21. Rutherford's Triple XXX Barrel
Location: Rainier and 3rd Avenue South
The Renton Triple XXX was the first drive-in on the West Coast and its popularity soon spread throughout the region. Archie Rutherford and his two sons, Joel and Jerry, expanded the Renton Triple XXX success into a chain of restaurants throughout the Pacific Northwest. In the 1930's and 40's, the Triple XXX was "the" place to be in the area for many of the teens with cars. Hamburgers and fries were also available with the special root beer that was produced at the A. H. Rutherford and Sons Triple XXX plant. Root beer was 10 cents and a baby mug was free. Three generations of the Rutherford family worked at The Triple XXX drive-in. The remaining Triple XXX in Issaquah is designated as a historical landmark.
DOWNTOWN: markers 2, 7, 9-14, 16, 17 & 19
2. The City of Renton's Donation Land Claim Act
Location: Piazza Park near stream headwaters, SE side
The federal government passed the Donation Land Claim Act in 1850 in order to encourage settlement in Oregon Territory. It provided the means for a settler to establish a claim of 160 acres. When the first settlers arrived in what was to eventually become Renton, the Cedar River joined the Black River as it left Lake Washington. The rich land at the confluence of these rivers became the land claims of the first settlers: Henry Tobin, 1853; Erasmus Smithers, 1856; William Smith, 1856; and Christian Clymer, 1863.
7. Renton Coal Company
Location: Benson Road, near the location of mine entrance
In 1873 Erasmus Smithers discovered a coal seam while exploring streams. Smithers was short of cash, but backers were quick to come forward with financial assistance. One of these backers was Captain William Renton, one of the most successful businessmen in the territory. Captain Renton and his partners were looking for a profitable venture involving the movement of timber or coal along a proposed independent railroad route. With Captain Renton's financial backing, Smithers organized the Renton Coal Company with Thomas Morris, engineer for the railroad, and Charles Shattuck, president of the Seattle Coal Co. in Newcastle. The mine entrance was on the north side of Renton Hill. The town, which incorporated in 1901, was named for Captain Renton to honor his financial contributions in this business venture.
9. S&WW Railroad
Location: SW Corner of 4th and Burnett
Less than two months after Erasmus Smithers went public with his coal find, the town of Seattle learned that the Northern Pacific Railroad had selected Commencement Bay rather than Elliott Bay as the terminus of the transcontinental route. Stunned by the news, town leaders decided to start their own railroad, organized as the Seattle and Walla Walla Railroad (S&WW) with Capt. William Renton as a trustee. The founders felt that an independent railroad could be used to transport timber or coal (both found in the Renton area) would be a successful endeavor. In February 1877, after a lengthy construction phase, the narrow-gauge track reached Renton. In March, a shiny new locomotive, the A. A. Denny, steamed out of Seattle to the Renton depot to a crowd of cheering onlookers. The depot was located at the foot of Mill Street, and was a crude structure supported by two huge fir stumps.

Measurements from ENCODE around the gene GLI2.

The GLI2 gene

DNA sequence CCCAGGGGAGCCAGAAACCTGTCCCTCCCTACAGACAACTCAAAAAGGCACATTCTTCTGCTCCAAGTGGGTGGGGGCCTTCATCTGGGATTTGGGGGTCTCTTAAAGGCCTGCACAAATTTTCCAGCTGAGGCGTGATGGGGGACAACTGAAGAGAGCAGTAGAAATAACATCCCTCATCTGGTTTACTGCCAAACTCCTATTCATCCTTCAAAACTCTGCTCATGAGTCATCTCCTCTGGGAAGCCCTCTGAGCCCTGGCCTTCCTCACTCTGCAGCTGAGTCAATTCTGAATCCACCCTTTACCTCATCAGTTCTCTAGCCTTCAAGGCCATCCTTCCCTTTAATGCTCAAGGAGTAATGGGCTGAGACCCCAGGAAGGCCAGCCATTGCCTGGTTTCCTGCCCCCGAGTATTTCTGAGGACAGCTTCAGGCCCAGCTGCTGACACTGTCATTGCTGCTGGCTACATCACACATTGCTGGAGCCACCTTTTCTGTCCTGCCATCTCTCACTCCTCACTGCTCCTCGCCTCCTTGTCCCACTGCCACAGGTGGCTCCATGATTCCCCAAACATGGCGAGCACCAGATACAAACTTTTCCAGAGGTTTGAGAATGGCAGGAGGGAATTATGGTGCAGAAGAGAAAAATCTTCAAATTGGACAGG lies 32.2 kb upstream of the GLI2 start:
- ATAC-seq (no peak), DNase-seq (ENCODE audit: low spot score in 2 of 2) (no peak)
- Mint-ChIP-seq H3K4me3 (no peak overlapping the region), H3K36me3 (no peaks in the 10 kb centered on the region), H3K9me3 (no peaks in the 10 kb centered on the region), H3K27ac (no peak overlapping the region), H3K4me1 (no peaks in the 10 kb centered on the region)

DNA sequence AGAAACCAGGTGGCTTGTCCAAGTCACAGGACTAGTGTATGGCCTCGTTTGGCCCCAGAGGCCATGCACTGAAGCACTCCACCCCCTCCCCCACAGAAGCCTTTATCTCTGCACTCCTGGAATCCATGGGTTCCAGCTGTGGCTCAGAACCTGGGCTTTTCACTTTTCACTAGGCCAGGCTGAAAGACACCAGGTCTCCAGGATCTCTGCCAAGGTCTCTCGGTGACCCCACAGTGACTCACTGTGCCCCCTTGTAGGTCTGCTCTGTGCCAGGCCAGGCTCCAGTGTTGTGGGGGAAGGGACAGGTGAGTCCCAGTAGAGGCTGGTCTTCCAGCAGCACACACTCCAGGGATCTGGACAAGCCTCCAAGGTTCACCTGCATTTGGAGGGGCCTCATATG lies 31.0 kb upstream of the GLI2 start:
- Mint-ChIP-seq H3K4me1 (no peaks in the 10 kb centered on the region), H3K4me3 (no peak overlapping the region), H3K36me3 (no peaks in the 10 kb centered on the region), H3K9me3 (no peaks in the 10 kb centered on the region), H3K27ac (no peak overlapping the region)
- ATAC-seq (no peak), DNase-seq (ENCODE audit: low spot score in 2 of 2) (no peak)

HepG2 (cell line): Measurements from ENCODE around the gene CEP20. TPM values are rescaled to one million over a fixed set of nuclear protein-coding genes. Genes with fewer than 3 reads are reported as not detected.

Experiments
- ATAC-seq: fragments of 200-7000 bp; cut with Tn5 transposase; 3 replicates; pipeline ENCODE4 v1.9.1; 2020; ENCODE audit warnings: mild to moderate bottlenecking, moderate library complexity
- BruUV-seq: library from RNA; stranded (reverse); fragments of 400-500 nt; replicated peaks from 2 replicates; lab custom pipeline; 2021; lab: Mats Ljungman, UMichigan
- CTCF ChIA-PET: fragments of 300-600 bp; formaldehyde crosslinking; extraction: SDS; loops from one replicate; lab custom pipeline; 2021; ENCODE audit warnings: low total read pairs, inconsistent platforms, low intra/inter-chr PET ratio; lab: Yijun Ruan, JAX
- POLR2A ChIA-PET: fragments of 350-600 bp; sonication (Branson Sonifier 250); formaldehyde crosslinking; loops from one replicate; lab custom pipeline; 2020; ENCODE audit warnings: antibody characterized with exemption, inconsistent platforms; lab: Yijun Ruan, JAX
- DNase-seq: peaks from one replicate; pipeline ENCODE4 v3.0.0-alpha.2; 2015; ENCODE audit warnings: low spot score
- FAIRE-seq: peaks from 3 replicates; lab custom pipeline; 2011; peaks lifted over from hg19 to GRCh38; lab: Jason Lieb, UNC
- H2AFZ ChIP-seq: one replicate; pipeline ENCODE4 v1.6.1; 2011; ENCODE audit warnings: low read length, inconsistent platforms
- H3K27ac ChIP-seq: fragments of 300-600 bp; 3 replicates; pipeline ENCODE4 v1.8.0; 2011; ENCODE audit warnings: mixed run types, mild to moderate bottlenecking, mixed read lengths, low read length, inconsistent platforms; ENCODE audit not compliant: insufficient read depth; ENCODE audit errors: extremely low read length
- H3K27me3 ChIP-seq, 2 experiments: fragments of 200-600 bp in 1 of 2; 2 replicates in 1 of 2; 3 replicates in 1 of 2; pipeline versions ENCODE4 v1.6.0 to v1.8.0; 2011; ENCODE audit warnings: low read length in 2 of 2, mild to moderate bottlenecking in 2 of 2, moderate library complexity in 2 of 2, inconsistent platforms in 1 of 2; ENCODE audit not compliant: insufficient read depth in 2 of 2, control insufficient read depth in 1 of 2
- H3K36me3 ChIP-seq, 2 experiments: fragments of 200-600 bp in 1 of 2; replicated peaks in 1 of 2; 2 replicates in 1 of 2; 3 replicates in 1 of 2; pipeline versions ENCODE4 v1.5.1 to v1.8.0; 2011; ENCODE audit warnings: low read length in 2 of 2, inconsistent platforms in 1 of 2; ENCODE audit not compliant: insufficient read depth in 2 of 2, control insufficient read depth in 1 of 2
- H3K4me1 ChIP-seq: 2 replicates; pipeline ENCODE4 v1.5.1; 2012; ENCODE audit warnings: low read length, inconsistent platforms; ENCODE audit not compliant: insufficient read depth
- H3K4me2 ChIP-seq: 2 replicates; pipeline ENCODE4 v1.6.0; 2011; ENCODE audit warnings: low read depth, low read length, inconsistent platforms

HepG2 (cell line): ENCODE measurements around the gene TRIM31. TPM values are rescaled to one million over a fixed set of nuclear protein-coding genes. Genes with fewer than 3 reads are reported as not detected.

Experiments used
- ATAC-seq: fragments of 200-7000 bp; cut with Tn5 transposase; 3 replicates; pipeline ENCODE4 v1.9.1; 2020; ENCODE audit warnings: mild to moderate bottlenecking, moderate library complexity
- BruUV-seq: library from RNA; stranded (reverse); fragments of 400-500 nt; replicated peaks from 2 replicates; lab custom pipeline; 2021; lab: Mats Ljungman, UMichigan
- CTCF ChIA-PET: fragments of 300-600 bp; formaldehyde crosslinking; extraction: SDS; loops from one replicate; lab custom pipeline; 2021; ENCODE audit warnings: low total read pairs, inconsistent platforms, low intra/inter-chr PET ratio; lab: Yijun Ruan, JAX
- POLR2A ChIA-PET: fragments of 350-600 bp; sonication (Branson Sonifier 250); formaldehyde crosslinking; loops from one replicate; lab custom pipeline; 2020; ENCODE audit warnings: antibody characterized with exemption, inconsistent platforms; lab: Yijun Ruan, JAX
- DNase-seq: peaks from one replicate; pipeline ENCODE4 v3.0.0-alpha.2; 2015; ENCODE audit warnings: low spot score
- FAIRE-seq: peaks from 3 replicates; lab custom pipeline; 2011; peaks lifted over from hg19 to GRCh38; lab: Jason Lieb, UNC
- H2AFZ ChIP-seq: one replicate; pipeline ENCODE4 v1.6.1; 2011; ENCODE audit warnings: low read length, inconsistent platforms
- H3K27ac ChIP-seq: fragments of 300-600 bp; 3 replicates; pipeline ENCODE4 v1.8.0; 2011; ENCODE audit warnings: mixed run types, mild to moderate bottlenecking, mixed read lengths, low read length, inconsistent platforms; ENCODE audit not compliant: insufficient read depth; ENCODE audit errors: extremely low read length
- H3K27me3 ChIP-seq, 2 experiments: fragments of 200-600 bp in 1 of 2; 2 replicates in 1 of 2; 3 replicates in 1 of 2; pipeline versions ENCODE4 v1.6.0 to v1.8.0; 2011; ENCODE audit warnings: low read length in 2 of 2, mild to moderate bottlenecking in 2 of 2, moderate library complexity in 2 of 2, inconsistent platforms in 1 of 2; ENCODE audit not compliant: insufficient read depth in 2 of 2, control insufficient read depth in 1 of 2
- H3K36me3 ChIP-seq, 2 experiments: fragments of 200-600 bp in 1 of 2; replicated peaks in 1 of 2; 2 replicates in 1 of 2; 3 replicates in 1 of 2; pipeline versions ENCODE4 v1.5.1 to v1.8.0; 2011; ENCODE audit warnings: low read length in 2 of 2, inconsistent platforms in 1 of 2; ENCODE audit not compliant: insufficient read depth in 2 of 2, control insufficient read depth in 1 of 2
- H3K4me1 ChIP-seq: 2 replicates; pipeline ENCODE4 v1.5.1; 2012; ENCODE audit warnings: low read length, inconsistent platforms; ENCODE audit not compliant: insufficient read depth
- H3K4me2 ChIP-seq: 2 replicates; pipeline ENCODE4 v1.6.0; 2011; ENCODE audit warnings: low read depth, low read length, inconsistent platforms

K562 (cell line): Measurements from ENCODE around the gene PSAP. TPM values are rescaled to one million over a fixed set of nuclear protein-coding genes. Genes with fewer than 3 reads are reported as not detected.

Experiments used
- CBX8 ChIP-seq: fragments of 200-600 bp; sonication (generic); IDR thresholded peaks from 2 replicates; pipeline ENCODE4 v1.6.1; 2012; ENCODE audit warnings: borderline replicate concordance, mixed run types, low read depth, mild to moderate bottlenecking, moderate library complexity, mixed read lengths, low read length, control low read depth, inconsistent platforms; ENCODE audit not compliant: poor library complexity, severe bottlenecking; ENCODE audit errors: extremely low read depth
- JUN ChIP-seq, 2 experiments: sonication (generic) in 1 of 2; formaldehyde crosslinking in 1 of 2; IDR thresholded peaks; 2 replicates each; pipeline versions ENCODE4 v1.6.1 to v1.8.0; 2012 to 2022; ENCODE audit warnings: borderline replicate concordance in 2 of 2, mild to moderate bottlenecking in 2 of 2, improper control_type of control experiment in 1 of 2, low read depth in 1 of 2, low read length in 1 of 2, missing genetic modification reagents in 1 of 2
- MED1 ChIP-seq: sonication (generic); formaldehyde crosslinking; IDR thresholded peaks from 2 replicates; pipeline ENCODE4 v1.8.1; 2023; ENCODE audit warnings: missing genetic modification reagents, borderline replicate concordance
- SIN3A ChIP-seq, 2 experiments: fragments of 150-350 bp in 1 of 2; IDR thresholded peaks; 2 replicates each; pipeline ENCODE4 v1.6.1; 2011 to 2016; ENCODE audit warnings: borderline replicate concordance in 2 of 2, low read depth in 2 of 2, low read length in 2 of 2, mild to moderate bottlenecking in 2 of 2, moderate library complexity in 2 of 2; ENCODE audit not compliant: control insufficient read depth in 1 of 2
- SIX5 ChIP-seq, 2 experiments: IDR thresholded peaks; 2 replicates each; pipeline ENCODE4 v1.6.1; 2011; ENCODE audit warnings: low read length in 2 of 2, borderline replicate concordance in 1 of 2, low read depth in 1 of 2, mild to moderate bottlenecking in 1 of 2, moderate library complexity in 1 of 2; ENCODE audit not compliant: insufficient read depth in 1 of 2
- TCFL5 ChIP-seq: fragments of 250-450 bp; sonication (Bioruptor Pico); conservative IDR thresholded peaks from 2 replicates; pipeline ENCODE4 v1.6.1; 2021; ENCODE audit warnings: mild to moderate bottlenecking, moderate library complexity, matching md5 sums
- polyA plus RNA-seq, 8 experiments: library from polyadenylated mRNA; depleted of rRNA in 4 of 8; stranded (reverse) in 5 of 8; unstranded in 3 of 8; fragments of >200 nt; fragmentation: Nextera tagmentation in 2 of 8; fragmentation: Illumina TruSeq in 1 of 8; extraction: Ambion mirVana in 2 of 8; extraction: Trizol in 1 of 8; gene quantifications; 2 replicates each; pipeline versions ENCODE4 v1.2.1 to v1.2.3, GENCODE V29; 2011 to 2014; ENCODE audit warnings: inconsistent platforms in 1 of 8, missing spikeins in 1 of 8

10. Alki Saloon
Location: SW Corner of 3rd and Main
Built in 1881, the Alki Saloon was typical of the saloons in early Renton. Generally saloons were the domain of working men who worked all week at mines, mills, and logging camps. On Saturday nights they would head to town for fun at the saloon.
11. First Presbyterian Church
Location: Corner of Mill and Beacon
Reverend George Whitworth was called the father of Presbyterianism in Washington. He founded at least 20 churches, including Renton's first. The First Presbyterian Church was organized in the home of David Parker on December 13, 1885. Churchgoers later built the original church structure, a white frame building with a steeple and bell that overlooked the town. As the city grew and the building became inadequate, a brick church was built in 1924, and an even larger church was constructed in 1960.
12. Central School
Location: NW Corner of 5th and Main
By the 1890s, the school population had outgrown the one-room school built in 1871 on the NE corner of South 4th and Main Street. In 1892 an elegant two-story, seven-room building with a concrete foundation and a bell tower was built on 5th Avenue between Wells Avenue and Main Street. Many citizens thought the school was far too large and would never be used. Despite their predictions, 110 students attended the first year. The school's first principal was George Conklin whose salary in 1899 was $80 a month. He taught the school's first high school classes, and the first high school class graduated in 1904.
13. Snoqualmie Falls Power Co. Substation
Location: SW corner of 3rd and Mill
In 1896 the Seattle and Rainier Beach Railway (S&RB), an electric streetcar line beginning in Seattle, reached Main Street in Renton. The advent of the S&RB introduced Renton to a new technology - the electric power plant. By 1898 the Seattle Electric Company had completed the world's first underground hydroelectric generating facility at Snoqualmie Falls. A year later the power from its generators was sent to Seattle via the Snoqualmie Falls Power Company Substation. Built at 3rd and Mill, it was the town's first brick building. Although at the time most of the power was used to run the S&RB, eventually it supplied power to the mines.
14. Renton Clay Works
Location: on the Cedar River Trail near the dog park
In 1901 two California entrepreneurs, James Doyle and J. R. Miller, discovered that the shale overlaying the Renton mine's coal seams produced a high-quality clay. Tests indicated the material would make excellent brick, and with Seattle investor E. J. Mathews, Doyles and Miller organized the Renton Clay Works. They developed a plant on the south bank of the Cedar River that was briefly the largest producer of paving brick in the world. In addition, the Renton plant specialized in fire brick, terra-cotta, and decorative terra-cotta. In 1905 the plant was purchased by Denny Fire Brick Company and the entire company was renamed the Denny-Renton Clay & Coal Company.